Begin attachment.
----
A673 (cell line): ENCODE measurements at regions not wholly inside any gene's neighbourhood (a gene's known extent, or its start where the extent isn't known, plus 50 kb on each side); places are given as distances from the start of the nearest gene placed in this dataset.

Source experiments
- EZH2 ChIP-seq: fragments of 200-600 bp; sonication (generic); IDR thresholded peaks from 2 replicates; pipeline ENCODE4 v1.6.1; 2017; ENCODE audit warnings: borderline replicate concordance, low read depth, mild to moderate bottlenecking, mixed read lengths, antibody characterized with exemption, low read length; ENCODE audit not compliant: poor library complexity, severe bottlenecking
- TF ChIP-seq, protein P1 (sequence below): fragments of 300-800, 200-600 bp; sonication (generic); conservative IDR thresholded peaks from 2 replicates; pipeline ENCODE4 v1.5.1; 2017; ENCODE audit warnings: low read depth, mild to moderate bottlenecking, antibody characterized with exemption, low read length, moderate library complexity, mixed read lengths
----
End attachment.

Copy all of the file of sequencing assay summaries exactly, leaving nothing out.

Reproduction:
A673 (cell line): ENCODE measurements at regions not wholly inside any gene's neighbourhood (a gene's known extent, or its start where the extent isn't known, plus 50 kb on each side); places are given as distances from the start of the nearest gene placed in this dataset.

Source experiments
- EZH2 ChIP-seq: fragments of 200-600 bp; sonication (generic); IDR thresholded peaks from 2 replicates; pipeline ENCODE4 v1.6.1; 2017; ENCODE audit warnings: borderline replicate concordance, low read depth, mild to moderate bottlenecking, mixed read lengths, antibody characterized with exemption, low read length; ENCODE audit not compliant: poor library complexity, severe bottlenecking
- TF ChIP-seq, protein P1 (sequence below): fragments of 300-800, 200-600 bp; sonication (generic); conservative IDR thresholded peaks from 2 replicates; pipeline ENCODE4 v1.5.1; 2017; ENCODE audit warnings: low read depth, mild to moderate bottlenecking, antibody characterized with exemption, low read length, moderate library complexity, mixed read lengths